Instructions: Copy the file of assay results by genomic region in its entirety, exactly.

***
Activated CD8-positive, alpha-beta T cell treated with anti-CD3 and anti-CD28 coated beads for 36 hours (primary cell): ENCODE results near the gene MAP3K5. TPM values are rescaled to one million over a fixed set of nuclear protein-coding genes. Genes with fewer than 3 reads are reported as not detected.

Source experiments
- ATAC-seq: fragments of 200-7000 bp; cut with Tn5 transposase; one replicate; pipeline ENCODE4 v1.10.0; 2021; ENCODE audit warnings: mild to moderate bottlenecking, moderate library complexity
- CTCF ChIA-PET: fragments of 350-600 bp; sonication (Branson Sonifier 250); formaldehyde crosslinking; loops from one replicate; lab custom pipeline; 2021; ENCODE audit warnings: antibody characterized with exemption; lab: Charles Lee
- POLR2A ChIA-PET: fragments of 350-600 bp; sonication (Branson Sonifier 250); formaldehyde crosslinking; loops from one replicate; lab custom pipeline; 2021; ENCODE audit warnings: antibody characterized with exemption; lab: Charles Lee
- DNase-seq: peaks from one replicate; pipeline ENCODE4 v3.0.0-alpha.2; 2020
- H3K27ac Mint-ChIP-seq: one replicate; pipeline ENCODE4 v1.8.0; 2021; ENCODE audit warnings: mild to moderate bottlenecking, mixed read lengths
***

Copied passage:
Activated CD8-positive, alpha-beta T cell treated with anti-CD3 and anti-CD28 coated beads for 36 hours (primary cell): ENCODE results near the gene MAP3K5. TPM values are rescaled to one million over a fixed set of nuclear protein-coding genes. Genes with fewer than 3 reads are reported as not detected.

Source experiments
- ATAC-seq: fragments of 200-7000 bp; cut with Tn5 transposase; one replicate; pipeline ENCODE4 v1.10.0; 2021; ENCODE audit warnings: mild to moderate bottlenecking, moderate library complexity
- CTCF ChIA-PET: fragments of 350-600 bp; sonication (Branson Sonifier 250); formaldehyde crosslinking; loops from one replicate; lab custom pipeline; 2021; ENCODE audit warnings: antibody characterized with exemption; lab: Charles Lee
- POLR2A ChIA-PET: fragments of 350-600 bp; sonication (Branson Sonifier 250); formaldehyde crosslinking; loops from one replicate; lab custom pipeline; 2021; ENCODE audit warnings: antibody characterized with exemption; lab: Charles Lee
- DNase-seq: peaks from one replicate; pipeline ENCODE4 v3.0.0-alpha.2; 2020
- H3K27ac Mint-ChIP-seq: one replicate; pipeline ENCODE4 v1.8.0; 2021; ENCODE audit warnings: mild to moderate bottlenecking, mixed read lengths